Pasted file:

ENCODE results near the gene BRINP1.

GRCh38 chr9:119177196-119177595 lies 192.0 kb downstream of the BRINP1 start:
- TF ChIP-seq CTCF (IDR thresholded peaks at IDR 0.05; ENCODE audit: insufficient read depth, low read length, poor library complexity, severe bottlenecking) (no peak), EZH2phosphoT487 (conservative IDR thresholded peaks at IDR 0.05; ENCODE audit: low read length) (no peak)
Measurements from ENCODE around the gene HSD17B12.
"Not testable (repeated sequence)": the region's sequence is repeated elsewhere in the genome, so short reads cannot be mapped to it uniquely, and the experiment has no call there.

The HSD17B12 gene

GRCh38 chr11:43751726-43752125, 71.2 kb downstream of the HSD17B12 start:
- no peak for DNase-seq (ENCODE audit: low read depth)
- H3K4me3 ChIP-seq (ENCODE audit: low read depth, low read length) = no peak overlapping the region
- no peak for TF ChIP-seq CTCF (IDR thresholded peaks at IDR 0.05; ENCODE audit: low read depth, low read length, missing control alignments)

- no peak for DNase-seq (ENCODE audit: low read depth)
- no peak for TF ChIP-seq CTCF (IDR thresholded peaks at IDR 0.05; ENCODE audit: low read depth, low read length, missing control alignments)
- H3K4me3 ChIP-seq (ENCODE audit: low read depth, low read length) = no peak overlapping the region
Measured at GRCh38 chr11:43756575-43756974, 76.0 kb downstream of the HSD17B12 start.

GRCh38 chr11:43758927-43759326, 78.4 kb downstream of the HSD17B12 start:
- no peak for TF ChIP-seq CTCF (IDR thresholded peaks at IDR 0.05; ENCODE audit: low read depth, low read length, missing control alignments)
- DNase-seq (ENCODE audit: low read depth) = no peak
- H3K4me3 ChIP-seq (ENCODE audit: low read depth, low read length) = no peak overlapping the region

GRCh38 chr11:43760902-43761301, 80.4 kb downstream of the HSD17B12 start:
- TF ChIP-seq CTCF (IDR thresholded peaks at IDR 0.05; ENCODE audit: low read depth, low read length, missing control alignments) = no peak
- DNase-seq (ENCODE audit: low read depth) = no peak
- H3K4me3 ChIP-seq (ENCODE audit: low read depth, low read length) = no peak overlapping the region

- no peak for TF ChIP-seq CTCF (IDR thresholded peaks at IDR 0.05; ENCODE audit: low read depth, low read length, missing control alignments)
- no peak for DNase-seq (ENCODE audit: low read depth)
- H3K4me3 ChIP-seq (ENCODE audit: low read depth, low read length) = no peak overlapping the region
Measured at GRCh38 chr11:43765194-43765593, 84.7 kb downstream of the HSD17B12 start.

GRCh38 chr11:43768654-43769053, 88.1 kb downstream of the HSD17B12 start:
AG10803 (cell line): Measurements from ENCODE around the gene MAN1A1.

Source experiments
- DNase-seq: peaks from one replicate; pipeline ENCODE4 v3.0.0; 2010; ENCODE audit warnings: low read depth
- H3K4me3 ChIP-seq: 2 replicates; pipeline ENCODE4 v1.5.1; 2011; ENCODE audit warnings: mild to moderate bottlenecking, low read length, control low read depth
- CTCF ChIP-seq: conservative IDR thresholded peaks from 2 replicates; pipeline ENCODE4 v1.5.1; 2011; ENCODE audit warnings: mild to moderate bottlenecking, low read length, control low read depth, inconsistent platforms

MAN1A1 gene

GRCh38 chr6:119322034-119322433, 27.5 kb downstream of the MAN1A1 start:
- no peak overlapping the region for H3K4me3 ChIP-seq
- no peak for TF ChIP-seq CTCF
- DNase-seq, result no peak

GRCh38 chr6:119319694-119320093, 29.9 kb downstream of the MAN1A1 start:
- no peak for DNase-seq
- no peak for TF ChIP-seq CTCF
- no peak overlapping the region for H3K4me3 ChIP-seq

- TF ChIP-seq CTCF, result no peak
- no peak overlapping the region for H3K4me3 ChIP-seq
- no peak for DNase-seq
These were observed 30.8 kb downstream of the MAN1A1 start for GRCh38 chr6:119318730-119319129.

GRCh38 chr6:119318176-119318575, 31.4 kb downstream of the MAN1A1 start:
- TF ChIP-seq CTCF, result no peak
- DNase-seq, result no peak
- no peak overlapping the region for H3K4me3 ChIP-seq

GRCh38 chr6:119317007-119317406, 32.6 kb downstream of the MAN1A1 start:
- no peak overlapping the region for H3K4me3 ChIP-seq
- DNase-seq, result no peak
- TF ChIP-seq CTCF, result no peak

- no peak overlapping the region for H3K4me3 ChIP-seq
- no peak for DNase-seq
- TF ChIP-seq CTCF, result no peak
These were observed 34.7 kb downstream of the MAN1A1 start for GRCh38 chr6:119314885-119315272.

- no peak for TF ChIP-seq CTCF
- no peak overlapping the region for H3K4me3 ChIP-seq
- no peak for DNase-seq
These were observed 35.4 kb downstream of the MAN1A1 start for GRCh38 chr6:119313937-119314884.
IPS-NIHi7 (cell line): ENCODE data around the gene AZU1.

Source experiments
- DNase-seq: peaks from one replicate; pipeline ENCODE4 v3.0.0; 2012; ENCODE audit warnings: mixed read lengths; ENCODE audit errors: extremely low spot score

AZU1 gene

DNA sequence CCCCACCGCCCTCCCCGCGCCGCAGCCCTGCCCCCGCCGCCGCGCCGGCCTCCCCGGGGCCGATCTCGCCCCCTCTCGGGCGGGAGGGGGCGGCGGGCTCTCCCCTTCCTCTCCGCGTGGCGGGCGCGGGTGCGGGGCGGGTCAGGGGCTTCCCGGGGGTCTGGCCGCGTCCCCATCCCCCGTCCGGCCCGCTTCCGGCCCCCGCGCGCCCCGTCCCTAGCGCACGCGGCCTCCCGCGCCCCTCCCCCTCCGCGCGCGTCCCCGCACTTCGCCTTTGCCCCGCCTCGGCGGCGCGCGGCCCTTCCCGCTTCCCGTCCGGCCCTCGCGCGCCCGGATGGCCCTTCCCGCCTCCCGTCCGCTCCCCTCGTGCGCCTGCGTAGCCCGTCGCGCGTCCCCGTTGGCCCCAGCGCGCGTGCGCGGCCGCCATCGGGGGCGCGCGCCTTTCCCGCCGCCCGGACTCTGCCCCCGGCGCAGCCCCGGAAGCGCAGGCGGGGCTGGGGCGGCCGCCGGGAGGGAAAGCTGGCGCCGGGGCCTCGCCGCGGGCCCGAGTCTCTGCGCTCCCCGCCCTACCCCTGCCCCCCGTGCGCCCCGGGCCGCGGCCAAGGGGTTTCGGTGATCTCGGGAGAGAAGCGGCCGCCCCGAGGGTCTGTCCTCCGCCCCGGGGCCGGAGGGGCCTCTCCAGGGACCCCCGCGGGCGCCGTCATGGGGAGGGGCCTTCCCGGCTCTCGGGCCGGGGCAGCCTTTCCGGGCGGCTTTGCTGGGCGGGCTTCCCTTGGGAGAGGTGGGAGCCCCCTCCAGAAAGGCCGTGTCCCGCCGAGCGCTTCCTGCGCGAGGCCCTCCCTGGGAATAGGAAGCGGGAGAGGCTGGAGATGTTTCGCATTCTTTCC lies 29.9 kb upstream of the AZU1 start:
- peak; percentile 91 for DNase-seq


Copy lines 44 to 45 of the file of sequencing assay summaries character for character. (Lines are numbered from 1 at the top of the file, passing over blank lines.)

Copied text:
- no peak for DNase-seq
These were observed 30.8 kb downstream of the MAN1A1 start for GRCh38 chr6:119318730-119319129.